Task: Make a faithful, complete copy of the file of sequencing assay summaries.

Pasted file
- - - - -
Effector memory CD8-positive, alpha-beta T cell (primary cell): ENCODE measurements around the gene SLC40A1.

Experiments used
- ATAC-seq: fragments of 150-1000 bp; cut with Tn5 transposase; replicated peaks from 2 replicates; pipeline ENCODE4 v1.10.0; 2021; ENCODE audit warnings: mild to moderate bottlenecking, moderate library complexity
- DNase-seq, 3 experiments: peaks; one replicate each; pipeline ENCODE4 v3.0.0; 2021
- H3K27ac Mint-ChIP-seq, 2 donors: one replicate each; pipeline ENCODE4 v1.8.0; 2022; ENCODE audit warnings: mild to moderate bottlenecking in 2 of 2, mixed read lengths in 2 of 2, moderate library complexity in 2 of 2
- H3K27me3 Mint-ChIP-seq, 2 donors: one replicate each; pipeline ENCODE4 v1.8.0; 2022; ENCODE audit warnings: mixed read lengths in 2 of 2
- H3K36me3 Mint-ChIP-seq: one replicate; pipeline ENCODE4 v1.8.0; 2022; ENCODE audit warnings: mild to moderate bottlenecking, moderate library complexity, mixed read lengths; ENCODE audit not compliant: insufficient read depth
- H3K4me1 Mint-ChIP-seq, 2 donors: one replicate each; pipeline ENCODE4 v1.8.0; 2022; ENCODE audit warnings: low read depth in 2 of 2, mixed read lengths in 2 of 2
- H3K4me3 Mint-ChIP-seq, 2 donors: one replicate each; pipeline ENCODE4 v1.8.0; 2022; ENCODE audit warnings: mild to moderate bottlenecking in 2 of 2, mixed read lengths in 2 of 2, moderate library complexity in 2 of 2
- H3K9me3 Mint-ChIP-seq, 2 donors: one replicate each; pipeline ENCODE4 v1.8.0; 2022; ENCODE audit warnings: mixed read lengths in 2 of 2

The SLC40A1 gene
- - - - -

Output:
Effector memory CD8-positive, alpha-beta T cell (primary cell): ENCODE measurements around the gene SLC40A1.

Experiments used
- ATAC-seq: fragments of 150-1000 bp; cut with Tn5 transposase; replicated peaks from 2 replicates; pipeline ENCODE4 v1.10.0; 2021; ENCODE audit warnings: mild to moderate bottlenecking, moderate library complexity
- DNase-seq, 3 experiments: peaks; one replicate each; pipeline ENCODE4 v3.0.0; 2021
- H3K27ac Mint-ChIP-seq, 2 donors: one replicate each; pipeline ENCODE4 v1.8.0; 2022; ENCODE audit warnings: mild to moderate bottlenecking in 2 of 2, mixed read lengths in 2 of 2, moderate library complexity in 2 of 2
- H3K27me3 Mint-ChIP-seq, 2 donors: one replicate each; pipeline ENCODE4 v1.8.0; 2022; ENCODE audit warnings: mixed read lengths in 2 of 2
- H3K36me3 Mint-ChIP-seq: one replicate; pipeline ENCODE4 v1.8.0; 2022; ENCODE audit warnings: mild to moderate bottlenecking, moderate library complexity, mixed read lengths; ENCODE audit not compliant: insufficient read depth
- H3K4me1 Mint-ChIP-seq, 2 donors: one replicate each; pipeline ENCODE4 v1.8.0; 2022; ENCODE audit warnings: low read depth in 2 of 2, mixed read lengths in 2 of 2
- H3K4me3 Mint-ChIP-seq, 2 donors: one replicate each; pipeline ENCODE4 v1.8.0; 2022; ENCODE audit warnings: mild to moderate bottlenecking in 2 of 2, mixed read lengths in 2 of 2, moderate library complexity in 2 of 2
- H3K9me3 Mint-ChIP-seq, 2 donors: one replicate each; pipeline ENCODE4 v1.8.0; 2022; ENCODE audit warnings: mixed read lengths in 2 of 2

The SLC40A1 gene